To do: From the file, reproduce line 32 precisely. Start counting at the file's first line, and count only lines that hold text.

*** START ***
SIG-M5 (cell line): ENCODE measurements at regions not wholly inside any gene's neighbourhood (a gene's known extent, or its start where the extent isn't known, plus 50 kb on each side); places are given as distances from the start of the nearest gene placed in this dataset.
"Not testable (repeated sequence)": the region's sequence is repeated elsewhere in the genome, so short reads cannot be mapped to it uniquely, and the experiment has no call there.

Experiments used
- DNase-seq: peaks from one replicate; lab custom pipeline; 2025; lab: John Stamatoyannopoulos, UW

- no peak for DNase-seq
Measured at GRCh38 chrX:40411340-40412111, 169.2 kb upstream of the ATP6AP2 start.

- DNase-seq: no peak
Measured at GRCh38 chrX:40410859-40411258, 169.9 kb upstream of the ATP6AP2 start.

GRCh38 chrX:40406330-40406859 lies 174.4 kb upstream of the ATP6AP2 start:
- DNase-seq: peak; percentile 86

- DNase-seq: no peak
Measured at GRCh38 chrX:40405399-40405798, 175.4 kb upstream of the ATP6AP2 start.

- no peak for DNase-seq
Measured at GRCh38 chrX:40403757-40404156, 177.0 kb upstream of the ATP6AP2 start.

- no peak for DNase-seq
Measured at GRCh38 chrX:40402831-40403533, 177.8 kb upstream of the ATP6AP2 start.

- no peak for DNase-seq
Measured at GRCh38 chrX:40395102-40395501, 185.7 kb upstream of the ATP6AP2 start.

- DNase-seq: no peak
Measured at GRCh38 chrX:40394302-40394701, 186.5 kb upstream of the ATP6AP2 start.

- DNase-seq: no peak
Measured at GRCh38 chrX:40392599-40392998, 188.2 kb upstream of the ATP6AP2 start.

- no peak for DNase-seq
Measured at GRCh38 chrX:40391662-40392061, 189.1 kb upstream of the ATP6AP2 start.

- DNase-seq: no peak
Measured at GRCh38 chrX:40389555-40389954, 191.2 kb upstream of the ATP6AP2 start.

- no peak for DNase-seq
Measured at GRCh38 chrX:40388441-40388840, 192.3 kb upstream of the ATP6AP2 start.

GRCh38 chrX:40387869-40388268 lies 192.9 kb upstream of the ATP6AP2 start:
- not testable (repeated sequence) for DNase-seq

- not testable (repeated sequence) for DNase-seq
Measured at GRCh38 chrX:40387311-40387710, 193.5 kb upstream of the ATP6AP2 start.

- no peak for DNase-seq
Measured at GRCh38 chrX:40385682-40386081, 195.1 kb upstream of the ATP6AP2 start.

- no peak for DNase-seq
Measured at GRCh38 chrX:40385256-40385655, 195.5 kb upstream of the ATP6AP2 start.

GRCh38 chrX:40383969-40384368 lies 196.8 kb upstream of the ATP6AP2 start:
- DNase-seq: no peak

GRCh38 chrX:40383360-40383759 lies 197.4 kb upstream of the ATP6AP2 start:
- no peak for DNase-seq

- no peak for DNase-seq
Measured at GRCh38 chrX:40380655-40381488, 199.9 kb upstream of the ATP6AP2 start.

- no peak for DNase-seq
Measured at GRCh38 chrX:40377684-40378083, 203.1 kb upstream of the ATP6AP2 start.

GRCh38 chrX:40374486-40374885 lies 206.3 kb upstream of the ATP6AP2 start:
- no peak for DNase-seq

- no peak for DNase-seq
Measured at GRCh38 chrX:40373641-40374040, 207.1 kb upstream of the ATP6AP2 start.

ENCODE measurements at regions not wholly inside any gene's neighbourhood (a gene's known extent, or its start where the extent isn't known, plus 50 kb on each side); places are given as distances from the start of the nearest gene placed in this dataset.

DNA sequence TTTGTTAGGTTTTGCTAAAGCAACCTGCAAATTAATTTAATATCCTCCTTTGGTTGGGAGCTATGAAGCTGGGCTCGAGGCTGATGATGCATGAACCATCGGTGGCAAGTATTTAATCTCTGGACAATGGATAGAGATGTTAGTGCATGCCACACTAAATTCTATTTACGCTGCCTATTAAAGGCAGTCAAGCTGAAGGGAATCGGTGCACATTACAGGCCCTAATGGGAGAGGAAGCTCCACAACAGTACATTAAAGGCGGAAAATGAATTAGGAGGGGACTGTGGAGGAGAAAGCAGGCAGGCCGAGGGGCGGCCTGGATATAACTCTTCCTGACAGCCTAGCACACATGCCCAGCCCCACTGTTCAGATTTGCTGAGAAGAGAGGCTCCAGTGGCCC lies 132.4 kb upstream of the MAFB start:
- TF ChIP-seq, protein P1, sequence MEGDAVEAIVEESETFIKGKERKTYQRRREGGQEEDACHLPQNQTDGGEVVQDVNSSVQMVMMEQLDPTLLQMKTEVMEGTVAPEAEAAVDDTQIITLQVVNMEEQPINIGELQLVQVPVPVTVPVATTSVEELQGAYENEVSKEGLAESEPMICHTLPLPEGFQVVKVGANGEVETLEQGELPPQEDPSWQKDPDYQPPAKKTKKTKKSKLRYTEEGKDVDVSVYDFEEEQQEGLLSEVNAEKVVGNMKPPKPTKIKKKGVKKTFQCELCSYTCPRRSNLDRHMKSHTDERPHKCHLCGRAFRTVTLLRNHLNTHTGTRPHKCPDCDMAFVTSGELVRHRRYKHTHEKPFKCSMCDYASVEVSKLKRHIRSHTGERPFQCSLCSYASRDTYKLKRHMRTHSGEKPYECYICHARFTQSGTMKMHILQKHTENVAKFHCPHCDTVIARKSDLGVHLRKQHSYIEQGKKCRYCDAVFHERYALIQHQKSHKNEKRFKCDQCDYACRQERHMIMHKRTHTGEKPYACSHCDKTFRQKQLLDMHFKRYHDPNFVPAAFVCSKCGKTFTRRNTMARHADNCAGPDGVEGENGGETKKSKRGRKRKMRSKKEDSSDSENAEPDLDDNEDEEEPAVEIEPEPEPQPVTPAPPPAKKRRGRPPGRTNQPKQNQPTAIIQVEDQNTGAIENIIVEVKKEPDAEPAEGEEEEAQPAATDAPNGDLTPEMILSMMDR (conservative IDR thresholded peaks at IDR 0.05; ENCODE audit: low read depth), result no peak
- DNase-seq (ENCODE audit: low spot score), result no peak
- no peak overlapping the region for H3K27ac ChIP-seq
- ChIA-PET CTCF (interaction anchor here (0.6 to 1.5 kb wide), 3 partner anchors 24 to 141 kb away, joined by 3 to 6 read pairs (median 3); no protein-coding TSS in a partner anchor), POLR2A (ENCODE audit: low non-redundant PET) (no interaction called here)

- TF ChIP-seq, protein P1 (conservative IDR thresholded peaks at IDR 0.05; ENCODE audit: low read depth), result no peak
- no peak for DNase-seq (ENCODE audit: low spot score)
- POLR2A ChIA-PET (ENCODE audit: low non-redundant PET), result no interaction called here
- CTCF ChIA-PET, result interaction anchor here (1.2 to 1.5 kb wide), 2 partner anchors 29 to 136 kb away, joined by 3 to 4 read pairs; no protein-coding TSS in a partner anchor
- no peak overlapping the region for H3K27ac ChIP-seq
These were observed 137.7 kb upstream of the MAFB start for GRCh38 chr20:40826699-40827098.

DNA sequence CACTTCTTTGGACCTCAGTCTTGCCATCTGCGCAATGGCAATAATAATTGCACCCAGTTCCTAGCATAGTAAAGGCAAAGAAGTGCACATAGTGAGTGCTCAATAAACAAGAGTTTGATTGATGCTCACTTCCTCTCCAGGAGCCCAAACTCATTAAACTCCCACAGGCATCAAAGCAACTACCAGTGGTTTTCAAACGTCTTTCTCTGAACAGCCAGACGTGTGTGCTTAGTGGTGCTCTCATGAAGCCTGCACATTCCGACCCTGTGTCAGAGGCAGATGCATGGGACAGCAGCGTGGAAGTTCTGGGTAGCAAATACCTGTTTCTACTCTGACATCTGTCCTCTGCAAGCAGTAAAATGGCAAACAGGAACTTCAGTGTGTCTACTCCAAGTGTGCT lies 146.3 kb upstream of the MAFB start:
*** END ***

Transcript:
Measured at GRCh38 chrX:40387311-40387710, 193.5 kb upstream of the ATP6AP2 start.